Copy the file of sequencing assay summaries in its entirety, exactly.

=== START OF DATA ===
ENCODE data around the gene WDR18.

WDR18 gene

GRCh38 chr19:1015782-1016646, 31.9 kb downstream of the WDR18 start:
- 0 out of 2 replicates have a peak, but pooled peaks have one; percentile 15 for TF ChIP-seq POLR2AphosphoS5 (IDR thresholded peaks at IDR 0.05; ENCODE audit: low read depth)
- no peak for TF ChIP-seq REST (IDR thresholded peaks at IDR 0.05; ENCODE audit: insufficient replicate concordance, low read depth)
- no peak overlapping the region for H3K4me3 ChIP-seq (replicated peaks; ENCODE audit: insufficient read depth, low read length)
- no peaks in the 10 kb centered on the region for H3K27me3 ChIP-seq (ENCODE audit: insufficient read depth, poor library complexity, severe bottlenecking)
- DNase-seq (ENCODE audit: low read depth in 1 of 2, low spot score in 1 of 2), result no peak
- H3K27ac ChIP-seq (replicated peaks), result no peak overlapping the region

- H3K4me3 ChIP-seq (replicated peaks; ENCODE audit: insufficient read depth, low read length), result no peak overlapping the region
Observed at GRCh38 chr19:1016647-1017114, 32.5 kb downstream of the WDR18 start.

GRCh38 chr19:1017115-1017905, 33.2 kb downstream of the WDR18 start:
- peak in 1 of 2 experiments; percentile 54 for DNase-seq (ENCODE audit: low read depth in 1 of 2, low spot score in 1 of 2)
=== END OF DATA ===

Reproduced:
ENCODE data around the gene WDR18.

WDR18 gene

GRCh38 chr19:1015782-1016646, 31.9 kb downstream of the WDR18 start:
- 0 out of 2 replicates have a peak, but pooled peaks have one; percentile 15 for TF ChIP-seq POLR2AphosphoS5 (IDR thresholded peaks at IDR 0.05; ENCODE audit: low read depth)
- no peak for TF ChIP-seq REST (IDR thresholded peaks at IDR 0.05; ENCODE audit: insufficient replicate concordance, low read depth)
- no peak overlapping the region for H3K4me3 ChIP-seq (replicated peaks; ENCODE audit: insufficient read depth, low read length)
- no peaks in the 10 kb centered on the region for H3K27me3 ChIP-seq (ENCODE audit: insufficient read depth, poor library complexity, severe bottlenecking)
- DNase-seq (ENCODE audit: low read depth in 1 of 2, low spot score in 1 of 2), result no peak
- H3K27ac ChIP-seq (replicated peaks), result no peak overlapping the region

- H3K4me3 ChIP-seq (replicated peaks; ENCODE audit: insufficient read depth, low read length), result no peak overlapping the region
Observed at GRCh38 chr19:1016647-1017114, 32.5 kb downstream of the WDR18 start.

GRCh38 chr19:1017115-1017905, 33.2 kb downstream of the WDR18 start:
- peak in 1 of 2 experiments; percentile 54 for DNase-seq (ENCODE audit: low read depth in 1 of 2, low spot score in 1 of 2)